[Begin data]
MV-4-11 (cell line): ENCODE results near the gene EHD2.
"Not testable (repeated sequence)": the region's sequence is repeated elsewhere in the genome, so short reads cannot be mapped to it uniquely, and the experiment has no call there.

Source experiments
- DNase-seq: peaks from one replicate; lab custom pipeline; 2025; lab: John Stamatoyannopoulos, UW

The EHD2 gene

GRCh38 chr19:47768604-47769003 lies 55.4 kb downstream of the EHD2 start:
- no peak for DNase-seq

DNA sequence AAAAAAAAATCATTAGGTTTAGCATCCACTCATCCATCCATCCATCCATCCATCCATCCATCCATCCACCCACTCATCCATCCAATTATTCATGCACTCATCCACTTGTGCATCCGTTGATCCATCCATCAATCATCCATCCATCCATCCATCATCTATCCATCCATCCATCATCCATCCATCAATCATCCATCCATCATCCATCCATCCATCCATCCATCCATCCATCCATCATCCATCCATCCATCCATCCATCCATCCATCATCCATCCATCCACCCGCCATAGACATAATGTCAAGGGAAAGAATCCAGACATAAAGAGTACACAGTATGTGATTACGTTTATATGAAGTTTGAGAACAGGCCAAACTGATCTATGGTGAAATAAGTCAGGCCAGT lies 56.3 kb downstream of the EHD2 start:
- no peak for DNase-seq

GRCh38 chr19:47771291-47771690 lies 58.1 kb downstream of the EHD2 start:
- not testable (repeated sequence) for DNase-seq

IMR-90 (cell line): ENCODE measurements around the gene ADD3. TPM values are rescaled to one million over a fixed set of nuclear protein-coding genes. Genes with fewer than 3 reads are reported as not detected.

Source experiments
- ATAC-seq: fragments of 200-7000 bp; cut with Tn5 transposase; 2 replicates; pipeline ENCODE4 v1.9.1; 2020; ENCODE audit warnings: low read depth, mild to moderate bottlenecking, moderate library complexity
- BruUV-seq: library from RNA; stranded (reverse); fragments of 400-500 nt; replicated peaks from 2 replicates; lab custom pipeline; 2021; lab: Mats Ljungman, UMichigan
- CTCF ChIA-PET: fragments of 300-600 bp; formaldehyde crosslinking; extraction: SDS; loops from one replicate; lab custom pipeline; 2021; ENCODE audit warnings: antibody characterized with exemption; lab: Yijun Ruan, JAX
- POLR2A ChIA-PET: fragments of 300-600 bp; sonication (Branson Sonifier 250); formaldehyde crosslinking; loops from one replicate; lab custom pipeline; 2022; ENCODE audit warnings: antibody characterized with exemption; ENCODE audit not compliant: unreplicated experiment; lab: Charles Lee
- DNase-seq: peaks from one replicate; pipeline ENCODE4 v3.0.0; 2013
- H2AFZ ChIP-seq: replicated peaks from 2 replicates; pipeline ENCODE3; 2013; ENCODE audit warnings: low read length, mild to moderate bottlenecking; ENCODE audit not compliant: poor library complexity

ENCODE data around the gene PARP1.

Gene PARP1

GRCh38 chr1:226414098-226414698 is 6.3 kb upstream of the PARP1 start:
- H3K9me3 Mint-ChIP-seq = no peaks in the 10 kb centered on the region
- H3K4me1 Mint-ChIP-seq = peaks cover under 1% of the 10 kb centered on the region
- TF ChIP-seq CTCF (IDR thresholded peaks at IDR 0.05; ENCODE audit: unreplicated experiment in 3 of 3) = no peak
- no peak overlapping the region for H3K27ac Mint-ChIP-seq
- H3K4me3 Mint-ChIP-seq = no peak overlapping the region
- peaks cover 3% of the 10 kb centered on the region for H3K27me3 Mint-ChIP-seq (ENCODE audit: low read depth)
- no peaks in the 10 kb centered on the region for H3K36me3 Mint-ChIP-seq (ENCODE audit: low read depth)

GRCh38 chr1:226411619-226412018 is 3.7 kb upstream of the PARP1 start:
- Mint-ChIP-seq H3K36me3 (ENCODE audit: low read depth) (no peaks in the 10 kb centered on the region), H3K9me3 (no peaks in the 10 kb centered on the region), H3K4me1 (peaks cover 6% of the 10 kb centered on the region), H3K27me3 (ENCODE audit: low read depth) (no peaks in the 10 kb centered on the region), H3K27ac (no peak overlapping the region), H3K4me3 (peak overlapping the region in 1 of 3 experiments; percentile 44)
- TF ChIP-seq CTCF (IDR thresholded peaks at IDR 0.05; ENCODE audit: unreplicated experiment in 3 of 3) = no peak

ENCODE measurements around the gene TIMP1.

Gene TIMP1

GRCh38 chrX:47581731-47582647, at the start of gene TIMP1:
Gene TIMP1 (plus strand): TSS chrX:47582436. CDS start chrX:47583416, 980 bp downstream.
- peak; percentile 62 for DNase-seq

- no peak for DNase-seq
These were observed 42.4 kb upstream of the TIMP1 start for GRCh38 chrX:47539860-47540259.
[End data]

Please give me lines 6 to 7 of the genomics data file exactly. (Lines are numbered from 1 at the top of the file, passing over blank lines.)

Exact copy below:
GRCh38 chr19:47768604-47769003 lies 55.4 kb downstream of the EHD2 start:
- no peak for DNase-seq